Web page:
High-Tech PCBs

High-tech printed circuit boards are worth mentioning on their own because they power so much fo the AI just mentioned. “Smart” sensors automatically monitoring environments are only possible because of the electronics within them. Thus, the emergence of high-tech PCBs has been a game-changer.

Altium’s post on sensitive PCB areas discusses “keeping up with technological progression” as a goal of PCB designers these days. This can refer to a number of different efforts. But it has resulted in more precise design, more durable material makeup, and greater capability. In short, PCBs’ advances are fueling the creation of more high-tech sensors. Those sensors can accomplish wonders in environmental tracking and analysis.

DAC Technology

DAC is something of a holy grail in the fight against climate change. Or at least, that is how some look at it. It stands for “direct air capture,” and refers to the idea of pulling carbon dioxide out of the atmosphere. Basically, it means undoing the damage done to our atmosphere.

As advanced as this idea is though, GreenBiz wrote about exciting progress toward DAC that is both effective and feasible. The report indicated an affordable option, as well as significant investment in the said option. As of last year, a leading company claimed it could remove CO2 for “under $100 per ton.” At the same time, private investment in the technology was over $200 million. This doesn’t mean DAC tech is widely in place, but it is one of the most exciting technologies to watch.

Water Recycling

Water waste is another significant aspect of climate change. Though we tend to talk more about air pollution and effects on wildlife and vegetation, there are growing problems with access to freshwater in much of the world. Here, too, there is an exciting new technology that may make a significant difference.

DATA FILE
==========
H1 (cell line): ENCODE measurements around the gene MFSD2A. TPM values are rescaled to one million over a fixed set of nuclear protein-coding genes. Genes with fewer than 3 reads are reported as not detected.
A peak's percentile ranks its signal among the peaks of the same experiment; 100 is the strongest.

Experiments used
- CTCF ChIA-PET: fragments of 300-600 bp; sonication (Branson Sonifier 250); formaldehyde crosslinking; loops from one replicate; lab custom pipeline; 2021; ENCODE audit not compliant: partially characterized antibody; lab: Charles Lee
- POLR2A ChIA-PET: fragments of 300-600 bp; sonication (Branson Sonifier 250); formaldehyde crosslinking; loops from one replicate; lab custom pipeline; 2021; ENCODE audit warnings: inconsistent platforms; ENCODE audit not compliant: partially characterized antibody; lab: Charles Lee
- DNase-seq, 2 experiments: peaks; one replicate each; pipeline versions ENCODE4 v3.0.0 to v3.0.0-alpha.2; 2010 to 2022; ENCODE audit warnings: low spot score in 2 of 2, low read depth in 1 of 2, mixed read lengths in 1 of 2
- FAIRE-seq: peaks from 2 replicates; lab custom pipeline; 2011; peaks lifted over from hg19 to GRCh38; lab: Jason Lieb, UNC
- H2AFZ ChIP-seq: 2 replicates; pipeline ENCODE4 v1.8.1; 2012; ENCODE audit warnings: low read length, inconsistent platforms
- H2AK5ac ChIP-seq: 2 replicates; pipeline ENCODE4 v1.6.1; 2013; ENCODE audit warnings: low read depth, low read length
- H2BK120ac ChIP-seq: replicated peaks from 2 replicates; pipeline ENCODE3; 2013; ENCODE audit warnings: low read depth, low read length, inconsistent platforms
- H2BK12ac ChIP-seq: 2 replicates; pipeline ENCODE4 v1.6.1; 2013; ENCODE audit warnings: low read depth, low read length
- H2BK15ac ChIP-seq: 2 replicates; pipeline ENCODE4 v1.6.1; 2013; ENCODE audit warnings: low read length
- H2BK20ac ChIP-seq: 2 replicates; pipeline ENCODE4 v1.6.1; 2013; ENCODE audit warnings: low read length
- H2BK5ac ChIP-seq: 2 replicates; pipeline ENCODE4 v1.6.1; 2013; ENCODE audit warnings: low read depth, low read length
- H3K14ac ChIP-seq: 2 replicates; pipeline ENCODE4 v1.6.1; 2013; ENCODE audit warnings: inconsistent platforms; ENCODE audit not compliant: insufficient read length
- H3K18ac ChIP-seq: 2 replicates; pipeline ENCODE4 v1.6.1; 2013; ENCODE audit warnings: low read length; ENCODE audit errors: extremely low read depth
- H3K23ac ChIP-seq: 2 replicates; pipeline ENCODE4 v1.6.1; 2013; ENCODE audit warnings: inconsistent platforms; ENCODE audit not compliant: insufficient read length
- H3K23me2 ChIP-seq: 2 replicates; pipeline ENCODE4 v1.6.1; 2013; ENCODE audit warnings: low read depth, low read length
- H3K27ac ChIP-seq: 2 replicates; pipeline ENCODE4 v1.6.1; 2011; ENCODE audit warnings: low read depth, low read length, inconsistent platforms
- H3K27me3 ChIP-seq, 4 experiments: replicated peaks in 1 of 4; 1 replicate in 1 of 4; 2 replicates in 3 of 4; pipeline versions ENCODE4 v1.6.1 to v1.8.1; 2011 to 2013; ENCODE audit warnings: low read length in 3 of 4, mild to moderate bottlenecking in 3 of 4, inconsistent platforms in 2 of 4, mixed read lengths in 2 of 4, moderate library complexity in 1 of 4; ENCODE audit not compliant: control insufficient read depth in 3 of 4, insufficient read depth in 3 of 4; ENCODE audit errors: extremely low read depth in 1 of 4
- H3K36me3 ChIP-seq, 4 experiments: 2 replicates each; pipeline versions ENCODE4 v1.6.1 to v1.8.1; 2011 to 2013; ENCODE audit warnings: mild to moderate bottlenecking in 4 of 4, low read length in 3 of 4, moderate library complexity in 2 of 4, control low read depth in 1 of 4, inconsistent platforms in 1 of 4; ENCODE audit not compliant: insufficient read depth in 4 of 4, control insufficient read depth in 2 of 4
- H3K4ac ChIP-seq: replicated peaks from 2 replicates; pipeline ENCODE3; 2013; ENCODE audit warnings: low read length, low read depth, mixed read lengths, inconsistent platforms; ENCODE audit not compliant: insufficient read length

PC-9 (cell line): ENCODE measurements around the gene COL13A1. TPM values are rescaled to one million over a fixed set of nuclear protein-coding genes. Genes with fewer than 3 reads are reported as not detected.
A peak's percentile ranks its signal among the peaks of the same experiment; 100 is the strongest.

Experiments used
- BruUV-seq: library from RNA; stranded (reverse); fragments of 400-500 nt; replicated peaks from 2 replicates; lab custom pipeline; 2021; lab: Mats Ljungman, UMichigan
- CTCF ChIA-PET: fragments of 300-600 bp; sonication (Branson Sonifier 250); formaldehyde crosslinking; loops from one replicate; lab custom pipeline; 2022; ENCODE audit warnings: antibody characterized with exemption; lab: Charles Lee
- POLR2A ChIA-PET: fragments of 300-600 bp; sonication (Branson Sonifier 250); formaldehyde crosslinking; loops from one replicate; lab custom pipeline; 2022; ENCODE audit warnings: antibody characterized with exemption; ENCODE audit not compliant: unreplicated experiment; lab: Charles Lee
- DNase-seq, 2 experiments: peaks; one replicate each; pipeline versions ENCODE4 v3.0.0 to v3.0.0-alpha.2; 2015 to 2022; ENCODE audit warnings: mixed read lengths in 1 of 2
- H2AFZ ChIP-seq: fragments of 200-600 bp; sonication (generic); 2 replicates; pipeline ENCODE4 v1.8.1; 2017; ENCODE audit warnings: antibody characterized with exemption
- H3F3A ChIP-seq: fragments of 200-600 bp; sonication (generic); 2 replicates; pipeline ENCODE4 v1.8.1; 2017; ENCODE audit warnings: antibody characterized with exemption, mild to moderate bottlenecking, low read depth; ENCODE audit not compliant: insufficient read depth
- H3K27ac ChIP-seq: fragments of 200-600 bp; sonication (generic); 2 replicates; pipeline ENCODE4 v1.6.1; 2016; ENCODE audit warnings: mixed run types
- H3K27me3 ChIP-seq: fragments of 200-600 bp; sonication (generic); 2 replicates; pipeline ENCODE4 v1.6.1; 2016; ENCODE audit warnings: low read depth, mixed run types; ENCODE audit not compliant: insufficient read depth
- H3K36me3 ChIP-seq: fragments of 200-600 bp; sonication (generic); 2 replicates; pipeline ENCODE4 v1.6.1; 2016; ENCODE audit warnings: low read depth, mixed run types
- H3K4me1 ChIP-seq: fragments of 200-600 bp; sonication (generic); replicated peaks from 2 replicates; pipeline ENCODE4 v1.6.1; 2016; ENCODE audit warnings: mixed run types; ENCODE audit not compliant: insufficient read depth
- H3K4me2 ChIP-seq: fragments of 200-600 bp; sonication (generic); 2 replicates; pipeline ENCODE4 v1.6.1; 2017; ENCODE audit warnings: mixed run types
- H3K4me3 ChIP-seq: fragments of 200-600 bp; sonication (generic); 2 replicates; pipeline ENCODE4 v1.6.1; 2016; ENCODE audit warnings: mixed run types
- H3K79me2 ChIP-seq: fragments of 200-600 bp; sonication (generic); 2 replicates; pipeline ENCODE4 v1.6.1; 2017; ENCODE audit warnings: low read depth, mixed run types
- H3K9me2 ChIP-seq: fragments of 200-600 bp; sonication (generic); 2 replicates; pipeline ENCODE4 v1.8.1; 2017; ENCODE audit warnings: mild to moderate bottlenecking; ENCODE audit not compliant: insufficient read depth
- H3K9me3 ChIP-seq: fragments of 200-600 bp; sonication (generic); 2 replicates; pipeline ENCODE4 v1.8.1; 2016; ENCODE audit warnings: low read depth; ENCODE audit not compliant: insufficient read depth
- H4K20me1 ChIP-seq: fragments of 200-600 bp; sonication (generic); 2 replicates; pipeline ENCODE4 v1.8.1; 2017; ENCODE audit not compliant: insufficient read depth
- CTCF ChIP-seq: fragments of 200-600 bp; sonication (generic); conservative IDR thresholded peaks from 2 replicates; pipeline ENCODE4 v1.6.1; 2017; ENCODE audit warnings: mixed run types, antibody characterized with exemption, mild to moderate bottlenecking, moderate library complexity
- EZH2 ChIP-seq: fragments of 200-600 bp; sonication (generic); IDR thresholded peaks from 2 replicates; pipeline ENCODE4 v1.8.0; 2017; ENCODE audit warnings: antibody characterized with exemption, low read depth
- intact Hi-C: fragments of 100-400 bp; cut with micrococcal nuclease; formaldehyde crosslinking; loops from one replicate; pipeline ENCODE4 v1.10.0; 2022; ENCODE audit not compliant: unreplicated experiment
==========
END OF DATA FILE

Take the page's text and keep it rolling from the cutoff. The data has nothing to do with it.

Water Tech

Medium article about harvesting water sheds light on a potential solution. The article conveyed that emerging technology can now collect and recycle water that would otherwise be emitted from cooling towers. This can reportedly conserve as much as 130 million gallons of water from a single power plant over the course of a year. It will not only reduce waste but could potentially lead to a more cost-effective alternative to desalination. More freshwater could be made available to those who need it.

Lab Food Creation

This is more of a category than a specific technology. But we are undoubtedly witnessing the beginnings of widespread, lab-grown food. To correct a misconception, this doesn’t mean the food is artificial. Typically it is grown (or even printed) via a combination of water, bacteria, and biological material. But the results may ultimately be healthy, sustainable foods.

Lab-grown food offers potential solutions for food shortages around the world. But it may also help us to sustain ourselves without relying as heavily on the plants and animals around us.

Ultimately, these technologies only scratch the surface. But they speak to the broad impact of all kinds of innovations on the fight against climate change.